The St. John’s wort plant is steeped in legend, and I go weak in the knees for a plant with a reputation. To start with, I always wonder exactly what plant are we discussing? We find the St. John’s wort plant in the Hypericum genus, which contains more than 490 different species. While most of the genus tends to claim the common name, only one true St. John’s wort exists: Hypericum perforatum.
Hypericum perforatum appeared in the work of ancient healers and botanists, such as Theophrastus, Galen, Pliny, Dioscorides and Paracelsus. It has a very long history of being used to ward off the “evil eye” and protect against illness. This theme shows up in a number of religions from Ancient Greece through the Middle Ages. Before Christianity in England, the flowers were brought into the house on mid-summer’s eve. Later, as Christianity spread, the plant became associated with St. John the Baptist. Some claimed that the red spots on the leaves only appeared there after St. John was beheaded, and they believed that sleeping with a sprig of the plant under your pillow the night before the Feast of St. John’s would guarantee a vision and a blessing. Today, it is still traditional for herbalists to pick their St. John’s wort for medicine making on June 24 during this annual holy day.
With such an extensive history, it is little wonder that we are still talking about this small, unassuming plant today. All of this human association tells me that there is something special inside this plant that makes it worth our while to pass along generation to generation. In fact, St. John’s wort contains a few volatile oils and flavonoids. What is more interesting to the scientific community are hypericin and hyperforin, the two compounds that are most studied for mental health.
Planting St. John’s Wort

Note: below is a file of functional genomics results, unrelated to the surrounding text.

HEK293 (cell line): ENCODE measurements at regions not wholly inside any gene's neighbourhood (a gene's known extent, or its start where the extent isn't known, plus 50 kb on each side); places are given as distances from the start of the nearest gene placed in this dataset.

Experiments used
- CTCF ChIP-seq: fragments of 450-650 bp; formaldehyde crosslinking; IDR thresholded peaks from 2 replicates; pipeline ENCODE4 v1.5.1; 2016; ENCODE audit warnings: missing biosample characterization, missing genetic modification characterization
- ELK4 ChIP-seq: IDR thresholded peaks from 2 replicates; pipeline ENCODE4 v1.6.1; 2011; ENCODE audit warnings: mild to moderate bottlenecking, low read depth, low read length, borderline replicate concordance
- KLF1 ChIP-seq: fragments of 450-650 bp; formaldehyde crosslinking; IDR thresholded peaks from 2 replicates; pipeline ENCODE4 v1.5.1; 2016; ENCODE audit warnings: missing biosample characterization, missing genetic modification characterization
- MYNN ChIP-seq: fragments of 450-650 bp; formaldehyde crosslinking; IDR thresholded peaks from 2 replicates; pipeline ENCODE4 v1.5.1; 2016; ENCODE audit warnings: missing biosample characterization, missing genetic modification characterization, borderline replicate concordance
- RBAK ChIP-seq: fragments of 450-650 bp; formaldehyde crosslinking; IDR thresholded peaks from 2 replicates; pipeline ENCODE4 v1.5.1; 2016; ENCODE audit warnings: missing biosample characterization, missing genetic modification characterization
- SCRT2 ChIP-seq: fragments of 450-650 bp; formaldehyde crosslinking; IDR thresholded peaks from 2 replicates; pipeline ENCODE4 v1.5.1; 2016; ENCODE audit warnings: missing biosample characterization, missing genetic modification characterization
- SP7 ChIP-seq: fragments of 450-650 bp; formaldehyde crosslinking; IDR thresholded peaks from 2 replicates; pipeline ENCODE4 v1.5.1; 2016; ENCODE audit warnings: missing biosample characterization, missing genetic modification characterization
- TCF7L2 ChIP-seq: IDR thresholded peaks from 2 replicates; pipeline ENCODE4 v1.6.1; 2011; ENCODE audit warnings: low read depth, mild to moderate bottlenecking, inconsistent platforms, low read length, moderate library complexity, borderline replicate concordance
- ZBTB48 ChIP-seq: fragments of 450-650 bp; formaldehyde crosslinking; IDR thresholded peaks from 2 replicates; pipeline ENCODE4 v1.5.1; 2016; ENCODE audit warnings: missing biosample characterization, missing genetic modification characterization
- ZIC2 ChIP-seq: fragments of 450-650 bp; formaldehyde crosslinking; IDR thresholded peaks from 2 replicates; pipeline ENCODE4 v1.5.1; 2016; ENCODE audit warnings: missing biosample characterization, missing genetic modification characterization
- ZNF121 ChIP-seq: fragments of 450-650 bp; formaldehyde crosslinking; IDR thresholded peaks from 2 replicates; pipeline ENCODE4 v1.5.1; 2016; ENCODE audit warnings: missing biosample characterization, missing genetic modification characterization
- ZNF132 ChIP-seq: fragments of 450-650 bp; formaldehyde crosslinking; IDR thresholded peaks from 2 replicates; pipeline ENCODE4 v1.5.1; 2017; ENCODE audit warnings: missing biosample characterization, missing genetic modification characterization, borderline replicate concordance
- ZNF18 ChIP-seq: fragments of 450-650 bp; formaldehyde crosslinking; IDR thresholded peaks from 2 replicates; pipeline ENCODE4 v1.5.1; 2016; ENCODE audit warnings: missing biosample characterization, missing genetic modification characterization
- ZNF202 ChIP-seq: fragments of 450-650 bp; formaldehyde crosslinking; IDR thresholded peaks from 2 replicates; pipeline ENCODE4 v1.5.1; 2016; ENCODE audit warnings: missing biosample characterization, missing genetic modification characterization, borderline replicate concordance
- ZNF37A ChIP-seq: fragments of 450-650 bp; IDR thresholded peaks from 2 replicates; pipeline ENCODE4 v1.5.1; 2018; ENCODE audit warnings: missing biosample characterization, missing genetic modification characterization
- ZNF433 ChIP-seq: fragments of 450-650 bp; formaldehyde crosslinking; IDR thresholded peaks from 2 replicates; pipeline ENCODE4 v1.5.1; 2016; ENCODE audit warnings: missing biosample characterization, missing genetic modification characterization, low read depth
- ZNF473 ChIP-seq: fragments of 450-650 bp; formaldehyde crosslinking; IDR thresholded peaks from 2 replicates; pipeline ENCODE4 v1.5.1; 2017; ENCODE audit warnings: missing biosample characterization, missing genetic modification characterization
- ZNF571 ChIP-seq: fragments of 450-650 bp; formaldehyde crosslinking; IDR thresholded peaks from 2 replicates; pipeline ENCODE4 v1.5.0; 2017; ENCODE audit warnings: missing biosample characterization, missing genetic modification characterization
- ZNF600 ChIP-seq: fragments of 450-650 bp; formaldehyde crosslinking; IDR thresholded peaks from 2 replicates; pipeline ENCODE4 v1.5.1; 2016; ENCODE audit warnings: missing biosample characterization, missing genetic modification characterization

The first time I brought this plant home, I had the idea that it was meant to be tall. When it sprawled instead of standing I was worried that I had bought the wrong species. This is a common misconception. As the plant gets established, it often creeps and stays short. Once it gets its footing though, you can expect the plant to grow up to 3 feet tall.
St. John’s wort is an herbaceous perennial, hardy to zone 3. It has dark-green, oblong leaves that when held up to the light seem to contain evenly spaced, pin-prick translucent windows. These windows contain the oil for which this plant is famous. The flowers are bright yellow with reddish-purple spots in the throat. When rubbed between the fingers, this yellow flower will turn your fingers a deep maroon color. It likes to grow best from cuttings, which are made from the vigorously spreading rhizomes, though it will grow from seed.
St. John’s wort isn’t all that particular about the soil where it grows. It is much more interested in sun than anything else you might offer, so plant it somewhere that gets full sun. I have had the plant thrive in a very wet garden as well as in a very dry garden.
Harvesting St. John’s Wort
Whether you’re a traditionalist or not,the best time to harvest your St. John’s wort for its flowers is around June 24—at least in Ohio, where I live. If you’re hoping to use just the leaves you would harvest sometime in the two weeks that precedes that.
Leaves and Stems
If you are harvesting the leaves and stems, you will want to pick on a morning or evening, when the dew isn’t on and the sun isn’t at its peak. Clip the stem off about an inch above the ground and dry the entire stalk on a flat screen or hang it upside down.